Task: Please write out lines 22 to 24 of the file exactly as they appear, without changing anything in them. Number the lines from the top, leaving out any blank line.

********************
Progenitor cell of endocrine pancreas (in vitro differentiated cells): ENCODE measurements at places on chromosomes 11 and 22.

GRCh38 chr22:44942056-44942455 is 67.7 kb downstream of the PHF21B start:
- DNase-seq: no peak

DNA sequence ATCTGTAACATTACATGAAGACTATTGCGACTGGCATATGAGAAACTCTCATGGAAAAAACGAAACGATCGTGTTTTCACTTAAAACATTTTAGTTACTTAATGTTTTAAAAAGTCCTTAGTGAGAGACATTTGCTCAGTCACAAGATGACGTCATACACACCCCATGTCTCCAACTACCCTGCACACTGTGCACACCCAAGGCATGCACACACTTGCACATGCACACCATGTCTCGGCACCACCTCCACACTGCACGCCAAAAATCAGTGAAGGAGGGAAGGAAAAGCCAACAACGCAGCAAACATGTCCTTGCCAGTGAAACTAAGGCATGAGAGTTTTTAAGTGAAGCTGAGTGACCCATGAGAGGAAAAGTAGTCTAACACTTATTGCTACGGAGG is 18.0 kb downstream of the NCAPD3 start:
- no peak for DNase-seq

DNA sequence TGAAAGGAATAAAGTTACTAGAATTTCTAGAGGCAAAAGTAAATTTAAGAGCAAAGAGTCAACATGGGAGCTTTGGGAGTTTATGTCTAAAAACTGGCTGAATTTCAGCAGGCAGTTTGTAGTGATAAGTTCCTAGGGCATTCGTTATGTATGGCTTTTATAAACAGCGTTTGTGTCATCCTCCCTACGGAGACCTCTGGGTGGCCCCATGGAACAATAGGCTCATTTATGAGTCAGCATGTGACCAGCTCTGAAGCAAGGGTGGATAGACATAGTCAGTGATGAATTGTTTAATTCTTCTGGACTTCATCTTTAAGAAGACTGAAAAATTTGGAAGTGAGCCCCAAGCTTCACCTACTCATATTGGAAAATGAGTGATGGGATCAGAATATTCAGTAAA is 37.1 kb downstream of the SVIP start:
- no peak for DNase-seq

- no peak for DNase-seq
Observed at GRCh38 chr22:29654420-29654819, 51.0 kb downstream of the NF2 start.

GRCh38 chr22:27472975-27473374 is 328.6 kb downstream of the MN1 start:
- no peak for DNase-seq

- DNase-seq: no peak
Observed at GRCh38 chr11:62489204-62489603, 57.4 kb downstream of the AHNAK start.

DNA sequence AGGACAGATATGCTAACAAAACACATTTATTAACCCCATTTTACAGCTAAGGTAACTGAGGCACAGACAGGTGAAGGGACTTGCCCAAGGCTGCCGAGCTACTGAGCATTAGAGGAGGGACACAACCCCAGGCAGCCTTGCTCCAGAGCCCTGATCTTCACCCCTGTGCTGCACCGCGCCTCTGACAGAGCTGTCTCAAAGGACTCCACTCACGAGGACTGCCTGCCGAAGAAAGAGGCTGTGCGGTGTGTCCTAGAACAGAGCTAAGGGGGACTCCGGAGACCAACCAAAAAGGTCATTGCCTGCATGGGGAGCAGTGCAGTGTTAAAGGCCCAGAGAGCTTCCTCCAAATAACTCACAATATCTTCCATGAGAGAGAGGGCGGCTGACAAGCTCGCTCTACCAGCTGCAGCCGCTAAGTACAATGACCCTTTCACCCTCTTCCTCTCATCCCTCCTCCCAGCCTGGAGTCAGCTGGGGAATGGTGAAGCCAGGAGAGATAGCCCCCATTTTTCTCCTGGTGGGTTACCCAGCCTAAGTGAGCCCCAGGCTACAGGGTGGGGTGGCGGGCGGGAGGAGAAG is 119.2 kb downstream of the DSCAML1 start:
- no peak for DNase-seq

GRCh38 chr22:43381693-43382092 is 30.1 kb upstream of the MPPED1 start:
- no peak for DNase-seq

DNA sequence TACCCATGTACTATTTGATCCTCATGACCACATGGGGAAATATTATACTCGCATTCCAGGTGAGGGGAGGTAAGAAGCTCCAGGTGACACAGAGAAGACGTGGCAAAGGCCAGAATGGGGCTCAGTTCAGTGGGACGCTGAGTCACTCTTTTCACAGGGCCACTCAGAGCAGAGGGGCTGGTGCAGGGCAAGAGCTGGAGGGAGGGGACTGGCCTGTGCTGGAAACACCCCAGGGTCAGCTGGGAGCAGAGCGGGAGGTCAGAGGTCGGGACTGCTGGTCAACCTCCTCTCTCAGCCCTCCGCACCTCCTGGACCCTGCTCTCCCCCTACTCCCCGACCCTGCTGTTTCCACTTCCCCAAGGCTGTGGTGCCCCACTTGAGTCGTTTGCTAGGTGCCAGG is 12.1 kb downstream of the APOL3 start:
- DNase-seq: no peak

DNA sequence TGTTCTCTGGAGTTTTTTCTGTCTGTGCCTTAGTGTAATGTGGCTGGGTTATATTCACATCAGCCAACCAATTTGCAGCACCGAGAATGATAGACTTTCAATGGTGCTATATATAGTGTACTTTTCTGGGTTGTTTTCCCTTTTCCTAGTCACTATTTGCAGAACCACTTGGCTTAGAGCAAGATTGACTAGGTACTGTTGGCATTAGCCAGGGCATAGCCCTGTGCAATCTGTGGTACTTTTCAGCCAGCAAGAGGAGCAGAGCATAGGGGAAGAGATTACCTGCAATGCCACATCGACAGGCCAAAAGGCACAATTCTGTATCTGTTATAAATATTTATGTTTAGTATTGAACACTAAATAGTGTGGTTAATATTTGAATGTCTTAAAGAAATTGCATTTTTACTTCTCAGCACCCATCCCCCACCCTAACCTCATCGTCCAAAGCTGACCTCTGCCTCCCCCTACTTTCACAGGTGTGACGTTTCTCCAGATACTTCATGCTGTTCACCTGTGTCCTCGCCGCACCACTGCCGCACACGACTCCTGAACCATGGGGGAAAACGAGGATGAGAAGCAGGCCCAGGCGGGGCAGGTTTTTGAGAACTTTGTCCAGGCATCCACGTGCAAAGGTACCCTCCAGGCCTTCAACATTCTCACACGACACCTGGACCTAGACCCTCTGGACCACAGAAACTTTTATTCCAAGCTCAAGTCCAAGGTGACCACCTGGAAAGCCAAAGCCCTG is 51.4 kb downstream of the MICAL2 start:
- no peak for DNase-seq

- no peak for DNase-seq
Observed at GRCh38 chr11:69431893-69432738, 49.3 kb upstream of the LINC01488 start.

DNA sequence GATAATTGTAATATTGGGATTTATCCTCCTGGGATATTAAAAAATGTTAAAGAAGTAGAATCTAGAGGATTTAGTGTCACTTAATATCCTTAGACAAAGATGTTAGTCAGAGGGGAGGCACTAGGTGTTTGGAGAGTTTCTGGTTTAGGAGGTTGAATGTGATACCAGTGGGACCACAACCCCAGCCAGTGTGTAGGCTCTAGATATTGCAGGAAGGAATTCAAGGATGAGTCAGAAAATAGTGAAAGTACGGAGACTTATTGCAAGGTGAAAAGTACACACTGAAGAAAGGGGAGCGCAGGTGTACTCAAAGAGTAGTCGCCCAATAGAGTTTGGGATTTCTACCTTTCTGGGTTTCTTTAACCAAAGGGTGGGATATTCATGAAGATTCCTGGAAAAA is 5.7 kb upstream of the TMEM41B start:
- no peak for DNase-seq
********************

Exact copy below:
- no peak for DNase-seq
Observed at GRCh38 chr11:69431893-69432738, 49.3 kb upstream of the LINC01488 start.

DNA sequence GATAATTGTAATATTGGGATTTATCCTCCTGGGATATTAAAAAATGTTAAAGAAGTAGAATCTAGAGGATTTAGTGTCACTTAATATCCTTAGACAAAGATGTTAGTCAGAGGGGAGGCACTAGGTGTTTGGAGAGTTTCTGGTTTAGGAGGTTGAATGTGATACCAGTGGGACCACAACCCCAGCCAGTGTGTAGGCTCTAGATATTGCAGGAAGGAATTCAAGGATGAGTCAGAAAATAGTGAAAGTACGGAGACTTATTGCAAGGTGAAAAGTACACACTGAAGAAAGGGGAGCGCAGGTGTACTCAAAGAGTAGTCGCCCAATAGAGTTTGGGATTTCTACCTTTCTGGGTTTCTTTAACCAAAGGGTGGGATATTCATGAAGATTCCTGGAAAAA is 5.7 kb upstream of the TMEM41B start: